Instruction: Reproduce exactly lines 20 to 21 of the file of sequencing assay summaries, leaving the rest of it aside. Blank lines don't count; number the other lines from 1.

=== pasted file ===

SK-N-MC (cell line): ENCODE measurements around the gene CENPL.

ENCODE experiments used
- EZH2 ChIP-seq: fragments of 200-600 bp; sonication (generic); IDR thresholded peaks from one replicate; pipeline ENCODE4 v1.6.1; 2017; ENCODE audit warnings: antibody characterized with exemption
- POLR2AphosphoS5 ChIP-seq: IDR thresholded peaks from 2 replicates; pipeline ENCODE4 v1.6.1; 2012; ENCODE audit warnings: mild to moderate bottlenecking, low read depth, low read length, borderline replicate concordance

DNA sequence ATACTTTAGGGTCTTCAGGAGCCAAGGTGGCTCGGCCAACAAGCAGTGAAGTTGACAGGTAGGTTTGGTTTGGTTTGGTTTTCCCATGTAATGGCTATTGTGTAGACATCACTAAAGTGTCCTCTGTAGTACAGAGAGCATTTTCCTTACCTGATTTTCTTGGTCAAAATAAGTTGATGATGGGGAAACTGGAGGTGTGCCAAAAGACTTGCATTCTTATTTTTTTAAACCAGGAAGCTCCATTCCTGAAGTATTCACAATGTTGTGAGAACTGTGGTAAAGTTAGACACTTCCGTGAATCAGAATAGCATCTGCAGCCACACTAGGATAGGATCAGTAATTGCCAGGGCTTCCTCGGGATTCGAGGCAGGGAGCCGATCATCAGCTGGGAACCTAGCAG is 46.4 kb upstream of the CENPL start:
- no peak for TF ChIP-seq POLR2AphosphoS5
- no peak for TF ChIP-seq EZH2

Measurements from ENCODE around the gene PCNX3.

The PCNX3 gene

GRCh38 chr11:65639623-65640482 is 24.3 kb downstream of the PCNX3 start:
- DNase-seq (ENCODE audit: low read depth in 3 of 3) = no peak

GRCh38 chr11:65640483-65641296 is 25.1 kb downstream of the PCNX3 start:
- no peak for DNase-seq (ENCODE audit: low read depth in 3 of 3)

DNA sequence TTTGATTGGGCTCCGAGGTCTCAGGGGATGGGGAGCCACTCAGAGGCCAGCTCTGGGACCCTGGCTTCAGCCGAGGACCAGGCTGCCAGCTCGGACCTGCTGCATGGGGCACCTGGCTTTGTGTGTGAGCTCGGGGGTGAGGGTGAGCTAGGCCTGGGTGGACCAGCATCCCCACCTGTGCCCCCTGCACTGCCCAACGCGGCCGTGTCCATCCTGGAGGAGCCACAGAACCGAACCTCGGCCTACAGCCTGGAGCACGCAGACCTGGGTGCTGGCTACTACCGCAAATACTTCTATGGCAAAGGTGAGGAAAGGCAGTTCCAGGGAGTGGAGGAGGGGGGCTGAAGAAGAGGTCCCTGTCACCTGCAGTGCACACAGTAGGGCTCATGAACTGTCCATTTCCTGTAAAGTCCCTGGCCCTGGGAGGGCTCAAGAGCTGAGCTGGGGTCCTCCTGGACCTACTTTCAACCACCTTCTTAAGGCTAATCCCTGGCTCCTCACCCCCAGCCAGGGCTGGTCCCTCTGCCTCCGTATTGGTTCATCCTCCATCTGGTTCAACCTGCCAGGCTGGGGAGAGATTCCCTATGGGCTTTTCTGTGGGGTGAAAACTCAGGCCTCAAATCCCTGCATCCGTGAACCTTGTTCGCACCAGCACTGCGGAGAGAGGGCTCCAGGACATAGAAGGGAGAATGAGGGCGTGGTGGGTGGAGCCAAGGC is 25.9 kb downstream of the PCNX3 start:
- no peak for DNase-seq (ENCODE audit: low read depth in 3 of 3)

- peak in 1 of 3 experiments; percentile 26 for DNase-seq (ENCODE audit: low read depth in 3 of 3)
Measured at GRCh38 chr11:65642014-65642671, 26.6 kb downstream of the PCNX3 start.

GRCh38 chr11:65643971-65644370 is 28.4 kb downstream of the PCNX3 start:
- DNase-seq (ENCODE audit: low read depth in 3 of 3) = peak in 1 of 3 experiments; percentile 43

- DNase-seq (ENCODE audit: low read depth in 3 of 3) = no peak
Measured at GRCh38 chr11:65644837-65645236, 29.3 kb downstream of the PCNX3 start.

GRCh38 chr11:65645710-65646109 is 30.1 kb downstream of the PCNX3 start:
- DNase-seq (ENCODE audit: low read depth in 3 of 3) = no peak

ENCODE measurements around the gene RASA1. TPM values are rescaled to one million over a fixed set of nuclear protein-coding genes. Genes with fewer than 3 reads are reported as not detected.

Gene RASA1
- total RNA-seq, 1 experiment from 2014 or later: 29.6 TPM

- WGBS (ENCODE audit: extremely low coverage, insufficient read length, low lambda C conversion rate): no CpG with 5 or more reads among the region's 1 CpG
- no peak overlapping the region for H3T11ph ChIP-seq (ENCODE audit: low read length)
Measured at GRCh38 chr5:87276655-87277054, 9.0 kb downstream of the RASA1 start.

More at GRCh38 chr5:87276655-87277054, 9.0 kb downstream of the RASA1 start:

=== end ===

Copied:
- DNase-seq (ENCODE audit: low read depth in 3 of 3) = no peak
Measured at GRCh38 chr11:65644837-65645236, 29.3 kb downstream of the PCNX3 start.